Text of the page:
Case Report

By Dr. Karthikeyan Selvaraju , Dr. Mangalpady G Shenoy , Dr. Siddharth Bandari
Corresponding Author Dr. Karthikeyan Selvaraju
kasturba Medical College, Manipal university, - India
Submitting Author Dr. Karthikeyan Selvaraju
Other Authors Dr. Mangalpady G Shenoy
kasturba Medical College, Manipal university, - India

Dr. Siddharth Bandari
kasturba Medical College, Manipal university, - India


Klippel-Trenaunay-Weber Syndrome; KTS; Angio-osteohypertrophy; Nevus varicosus osteohypertrophicus syndrome; Hemangiectasia hypertrophicans; Nevus verucosus hypertrophicans

Selvaraju K, Shenoy MG, Bandari S. A Case of Klippel Trenaunay Syndrome and Review of Literature. WebmedCentral SURGERY 2012;3(12):WMC003873
doi: 10.9754/journal.wmc.2012.003873

This is an open-access article distributed under the terms of the Creative Commons Attribution License(CC-BY), which permits unrestricted use, distribution, and reproduction in any medium, provided the original author and source are credited.
Submitted on: 07 Dec 2012 05:34:43 AM GMT
Published on: 07 Dec 2012 03:43:25 PM GMT


Klippel-Trenaunay syndrome is a capillary-lymphatic-venous malformation

1. That is characterized by a triad of port-wine stain, varicose veins, and bony and soft tissue hypertrophy
2. High-flow high-shunt arteriovenous fistulae are characteristics of Parkes-Weber syndrome, a malformation that has significantly more hemodynamic complications. The cause of KTS remains obscure. Several theories exist like intrauterine injury to the sympathetic ganglia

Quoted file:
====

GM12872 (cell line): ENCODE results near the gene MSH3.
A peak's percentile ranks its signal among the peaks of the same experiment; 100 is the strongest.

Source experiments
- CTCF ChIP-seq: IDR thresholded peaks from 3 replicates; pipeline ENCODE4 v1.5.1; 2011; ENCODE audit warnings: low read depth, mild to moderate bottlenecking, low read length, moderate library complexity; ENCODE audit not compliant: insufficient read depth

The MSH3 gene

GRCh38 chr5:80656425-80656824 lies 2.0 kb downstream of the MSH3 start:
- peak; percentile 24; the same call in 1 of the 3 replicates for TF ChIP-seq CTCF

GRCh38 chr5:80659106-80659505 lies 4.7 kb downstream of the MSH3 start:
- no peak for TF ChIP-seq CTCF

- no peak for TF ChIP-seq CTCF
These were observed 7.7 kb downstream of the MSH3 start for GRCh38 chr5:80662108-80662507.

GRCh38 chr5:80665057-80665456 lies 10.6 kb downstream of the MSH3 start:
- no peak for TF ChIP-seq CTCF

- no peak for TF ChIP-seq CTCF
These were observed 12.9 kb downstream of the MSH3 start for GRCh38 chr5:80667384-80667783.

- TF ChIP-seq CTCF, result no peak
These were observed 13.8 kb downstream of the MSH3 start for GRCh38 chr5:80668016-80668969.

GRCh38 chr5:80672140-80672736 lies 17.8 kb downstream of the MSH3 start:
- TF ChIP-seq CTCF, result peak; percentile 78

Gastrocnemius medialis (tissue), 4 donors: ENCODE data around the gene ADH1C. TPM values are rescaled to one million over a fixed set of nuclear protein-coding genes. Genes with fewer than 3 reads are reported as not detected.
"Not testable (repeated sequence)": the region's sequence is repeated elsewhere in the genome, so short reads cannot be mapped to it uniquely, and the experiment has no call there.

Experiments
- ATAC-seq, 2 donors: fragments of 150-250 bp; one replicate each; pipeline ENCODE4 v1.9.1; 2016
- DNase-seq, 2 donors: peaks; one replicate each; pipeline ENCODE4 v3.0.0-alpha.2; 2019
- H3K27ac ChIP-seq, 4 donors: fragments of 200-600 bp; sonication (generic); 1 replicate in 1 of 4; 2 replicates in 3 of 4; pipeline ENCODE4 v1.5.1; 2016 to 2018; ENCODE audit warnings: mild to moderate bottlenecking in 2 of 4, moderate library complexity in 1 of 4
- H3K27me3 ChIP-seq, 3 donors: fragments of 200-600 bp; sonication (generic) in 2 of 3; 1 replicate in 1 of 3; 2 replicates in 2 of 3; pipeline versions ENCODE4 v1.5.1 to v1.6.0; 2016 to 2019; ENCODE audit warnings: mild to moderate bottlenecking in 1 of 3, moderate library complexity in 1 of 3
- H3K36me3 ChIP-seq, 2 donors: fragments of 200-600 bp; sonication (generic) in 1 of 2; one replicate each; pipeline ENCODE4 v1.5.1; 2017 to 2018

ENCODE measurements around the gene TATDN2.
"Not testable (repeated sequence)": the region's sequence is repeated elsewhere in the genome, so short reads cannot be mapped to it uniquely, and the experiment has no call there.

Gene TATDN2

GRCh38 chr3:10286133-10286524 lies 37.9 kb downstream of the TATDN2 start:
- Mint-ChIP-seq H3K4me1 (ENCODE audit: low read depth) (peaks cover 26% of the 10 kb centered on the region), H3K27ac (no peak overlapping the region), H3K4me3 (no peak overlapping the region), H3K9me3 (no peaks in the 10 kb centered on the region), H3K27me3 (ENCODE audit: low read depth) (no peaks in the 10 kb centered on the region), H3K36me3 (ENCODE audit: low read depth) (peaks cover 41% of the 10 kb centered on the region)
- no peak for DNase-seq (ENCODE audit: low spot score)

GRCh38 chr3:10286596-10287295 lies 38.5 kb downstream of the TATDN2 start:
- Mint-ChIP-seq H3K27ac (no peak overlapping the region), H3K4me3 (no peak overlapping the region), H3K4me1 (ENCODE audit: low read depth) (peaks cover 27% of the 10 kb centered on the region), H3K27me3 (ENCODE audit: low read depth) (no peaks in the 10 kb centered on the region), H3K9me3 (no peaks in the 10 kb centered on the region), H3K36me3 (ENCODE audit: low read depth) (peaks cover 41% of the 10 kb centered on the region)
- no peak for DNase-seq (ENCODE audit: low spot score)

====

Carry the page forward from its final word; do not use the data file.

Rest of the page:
3. deep vein abnormalities
4. mesodermal defect
5. mutated angiogenic factor gene
6. The management for the various components of this syndrome remains controversy. Here we present a 14 years old boy with KTS and discussed the management of often challenging components of this syndrome.

Case report

A 14 years old boy who was normal when born and till 7 yrs of age developed dilated tortuous vein in the left leg [Figure-1] when he started  riding bicycle and playing games which gradually extended to mid thigh over this period of five years and is associated with pain (Visual analog score 8)  while walking. Also complains of skin lesion [Figure-2] in the thigh and left buttok region and few lesions in the leg. Associated with abnormality of the gait because of increase in size and length of the affected limb. No consanguinous marriage among their parents.No h/o similar complaints among their family members.